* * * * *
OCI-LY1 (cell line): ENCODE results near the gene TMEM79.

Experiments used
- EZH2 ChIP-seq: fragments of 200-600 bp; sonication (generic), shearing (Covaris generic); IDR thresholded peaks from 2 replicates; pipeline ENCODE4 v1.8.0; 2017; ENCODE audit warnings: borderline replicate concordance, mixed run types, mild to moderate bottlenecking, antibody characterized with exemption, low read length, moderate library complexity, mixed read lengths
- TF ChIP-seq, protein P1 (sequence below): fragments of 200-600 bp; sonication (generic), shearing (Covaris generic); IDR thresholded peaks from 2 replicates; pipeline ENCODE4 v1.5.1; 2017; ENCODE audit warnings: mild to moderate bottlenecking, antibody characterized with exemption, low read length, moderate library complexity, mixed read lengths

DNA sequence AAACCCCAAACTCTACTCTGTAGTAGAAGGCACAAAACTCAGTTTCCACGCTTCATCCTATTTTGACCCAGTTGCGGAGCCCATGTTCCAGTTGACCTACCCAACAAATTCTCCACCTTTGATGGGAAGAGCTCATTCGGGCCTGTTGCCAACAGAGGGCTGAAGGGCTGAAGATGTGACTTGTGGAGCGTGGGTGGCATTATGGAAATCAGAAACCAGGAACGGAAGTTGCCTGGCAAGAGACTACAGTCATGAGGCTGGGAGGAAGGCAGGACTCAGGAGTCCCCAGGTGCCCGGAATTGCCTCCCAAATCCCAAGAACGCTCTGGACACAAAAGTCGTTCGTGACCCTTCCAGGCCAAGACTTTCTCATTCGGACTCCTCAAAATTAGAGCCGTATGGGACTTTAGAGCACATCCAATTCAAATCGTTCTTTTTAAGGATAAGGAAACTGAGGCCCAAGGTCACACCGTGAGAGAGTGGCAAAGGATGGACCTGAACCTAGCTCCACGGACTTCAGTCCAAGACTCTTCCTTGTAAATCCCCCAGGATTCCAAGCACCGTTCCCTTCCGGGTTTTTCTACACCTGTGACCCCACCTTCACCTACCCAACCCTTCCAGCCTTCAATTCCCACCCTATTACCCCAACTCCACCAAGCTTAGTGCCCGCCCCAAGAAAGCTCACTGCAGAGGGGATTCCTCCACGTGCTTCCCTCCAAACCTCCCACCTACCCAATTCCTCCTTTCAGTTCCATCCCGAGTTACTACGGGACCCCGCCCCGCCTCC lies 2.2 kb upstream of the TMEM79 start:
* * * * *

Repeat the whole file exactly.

OCI-LY1 (cell line): ENCODE results near the gene TMEM79.

Experiments used
- EZH2 ChIP-seq: fragments of 200-600 bp; sonication (generic), shearing (Covaris generic); IDR thresholded peaks from 2 replicates; pipeline ENCODE4 v1.8.0; 2017; ENCODE audit warnings: borderline replicate concordance, mixed run types, mild to moderate bottlenecking, antibody characterized with exemption, low read length, moderate library complexity, mixed read lengths
- TF ChIP-seq, protein P1 (sequence below): fragments of 200-600 bp; sonication (generic), shearing (Covaris generic); IDR thresholded peaks from 2 replicates; pipeline ENCODE4 v1.5.1; 2017; ENCODE audit warnings: mild to moderate bottlenecking, antibody characterized with exemption, low read length, moderate library complexity, mixed read lengths

DNA sequence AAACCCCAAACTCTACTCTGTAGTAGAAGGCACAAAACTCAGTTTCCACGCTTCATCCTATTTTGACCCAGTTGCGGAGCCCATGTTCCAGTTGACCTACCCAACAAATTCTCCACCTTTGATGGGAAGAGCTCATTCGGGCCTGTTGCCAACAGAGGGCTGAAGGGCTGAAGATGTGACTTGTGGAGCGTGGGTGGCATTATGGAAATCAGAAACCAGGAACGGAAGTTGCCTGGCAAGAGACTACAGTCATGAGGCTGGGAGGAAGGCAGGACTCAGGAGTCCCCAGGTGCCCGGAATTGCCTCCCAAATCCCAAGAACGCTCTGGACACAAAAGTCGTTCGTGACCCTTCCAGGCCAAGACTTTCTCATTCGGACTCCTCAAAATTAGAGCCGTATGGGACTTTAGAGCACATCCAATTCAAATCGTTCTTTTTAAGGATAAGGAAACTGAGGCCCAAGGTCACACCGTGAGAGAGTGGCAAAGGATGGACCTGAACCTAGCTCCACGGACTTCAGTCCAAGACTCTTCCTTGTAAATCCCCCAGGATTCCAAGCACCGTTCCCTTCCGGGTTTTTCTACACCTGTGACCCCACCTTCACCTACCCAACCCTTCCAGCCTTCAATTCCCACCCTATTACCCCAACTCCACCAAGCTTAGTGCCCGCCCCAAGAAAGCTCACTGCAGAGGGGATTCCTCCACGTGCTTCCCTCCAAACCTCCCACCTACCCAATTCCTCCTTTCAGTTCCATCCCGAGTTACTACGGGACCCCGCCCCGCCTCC lies 2.2 kb upstream of the TMEM79 start: